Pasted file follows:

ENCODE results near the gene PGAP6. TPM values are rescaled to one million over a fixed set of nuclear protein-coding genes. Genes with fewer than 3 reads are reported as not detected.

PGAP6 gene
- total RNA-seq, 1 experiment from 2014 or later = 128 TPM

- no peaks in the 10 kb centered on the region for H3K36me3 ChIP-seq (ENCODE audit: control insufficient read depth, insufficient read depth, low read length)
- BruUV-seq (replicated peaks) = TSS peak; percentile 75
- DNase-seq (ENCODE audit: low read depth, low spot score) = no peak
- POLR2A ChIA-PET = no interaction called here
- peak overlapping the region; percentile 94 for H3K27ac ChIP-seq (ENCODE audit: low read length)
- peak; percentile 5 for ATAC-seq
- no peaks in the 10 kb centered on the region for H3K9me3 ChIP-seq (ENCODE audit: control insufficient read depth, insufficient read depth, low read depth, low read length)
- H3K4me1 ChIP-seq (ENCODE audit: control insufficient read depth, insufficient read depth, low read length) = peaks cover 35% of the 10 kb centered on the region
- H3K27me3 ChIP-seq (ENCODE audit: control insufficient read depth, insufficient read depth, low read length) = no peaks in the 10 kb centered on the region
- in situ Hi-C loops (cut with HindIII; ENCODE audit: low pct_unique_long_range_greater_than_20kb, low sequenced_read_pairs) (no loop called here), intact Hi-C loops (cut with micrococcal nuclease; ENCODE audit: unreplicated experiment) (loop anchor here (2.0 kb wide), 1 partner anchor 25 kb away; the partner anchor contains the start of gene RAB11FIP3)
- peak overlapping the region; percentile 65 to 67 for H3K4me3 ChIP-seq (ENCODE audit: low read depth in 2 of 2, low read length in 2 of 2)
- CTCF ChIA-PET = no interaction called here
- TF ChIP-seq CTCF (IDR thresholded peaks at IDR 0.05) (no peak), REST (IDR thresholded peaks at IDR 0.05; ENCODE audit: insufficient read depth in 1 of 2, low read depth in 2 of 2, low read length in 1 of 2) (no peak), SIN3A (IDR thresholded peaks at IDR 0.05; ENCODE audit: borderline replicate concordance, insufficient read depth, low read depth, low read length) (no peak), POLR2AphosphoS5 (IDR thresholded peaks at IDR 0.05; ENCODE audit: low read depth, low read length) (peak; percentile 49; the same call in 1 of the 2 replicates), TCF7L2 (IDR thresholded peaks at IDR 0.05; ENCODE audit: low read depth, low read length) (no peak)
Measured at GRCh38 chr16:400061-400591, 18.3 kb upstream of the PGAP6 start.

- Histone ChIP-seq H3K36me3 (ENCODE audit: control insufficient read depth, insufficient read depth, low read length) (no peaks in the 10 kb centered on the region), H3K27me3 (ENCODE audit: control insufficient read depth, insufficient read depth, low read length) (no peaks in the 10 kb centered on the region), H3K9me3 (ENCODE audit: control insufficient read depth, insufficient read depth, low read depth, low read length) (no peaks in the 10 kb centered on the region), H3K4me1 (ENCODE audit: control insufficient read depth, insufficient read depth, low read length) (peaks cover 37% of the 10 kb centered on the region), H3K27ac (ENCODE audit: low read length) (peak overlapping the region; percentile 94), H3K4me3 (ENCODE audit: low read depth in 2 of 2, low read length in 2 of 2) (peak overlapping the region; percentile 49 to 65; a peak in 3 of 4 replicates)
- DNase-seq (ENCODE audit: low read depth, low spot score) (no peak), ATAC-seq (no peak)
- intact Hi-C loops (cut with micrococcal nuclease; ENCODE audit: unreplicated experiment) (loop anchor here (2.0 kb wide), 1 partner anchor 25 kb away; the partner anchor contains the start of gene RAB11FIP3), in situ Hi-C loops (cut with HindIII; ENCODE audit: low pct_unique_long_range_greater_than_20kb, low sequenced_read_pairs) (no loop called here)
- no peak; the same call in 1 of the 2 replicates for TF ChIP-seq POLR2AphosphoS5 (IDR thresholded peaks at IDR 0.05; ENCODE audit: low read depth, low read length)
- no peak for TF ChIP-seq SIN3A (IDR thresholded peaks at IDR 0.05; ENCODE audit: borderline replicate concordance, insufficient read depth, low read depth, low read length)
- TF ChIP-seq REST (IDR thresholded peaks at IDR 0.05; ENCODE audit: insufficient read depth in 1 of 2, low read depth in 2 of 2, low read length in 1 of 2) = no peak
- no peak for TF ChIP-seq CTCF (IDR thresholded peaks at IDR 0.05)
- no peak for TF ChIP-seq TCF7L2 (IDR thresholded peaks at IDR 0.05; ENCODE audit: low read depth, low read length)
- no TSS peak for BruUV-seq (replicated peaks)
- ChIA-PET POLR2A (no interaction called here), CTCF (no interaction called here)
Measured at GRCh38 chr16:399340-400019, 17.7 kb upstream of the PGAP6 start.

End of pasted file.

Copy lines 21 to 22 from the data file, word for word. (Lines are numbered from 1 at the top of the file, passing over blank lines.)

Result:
- no peak; the same call in 1 of the 2 replicates for TF ChIP-seq POLR2AphosphoS5 (IDR thresholded peaks at IDR 0.05; ENCODE audit: low read depth, low read length)
- no peak for TF ChIP-seq SIN3A (IDR thresholded peaks at IDR 0.05; ENCODE audit: borderline replicate concordance, insufficient read depth, low read depth, low read length)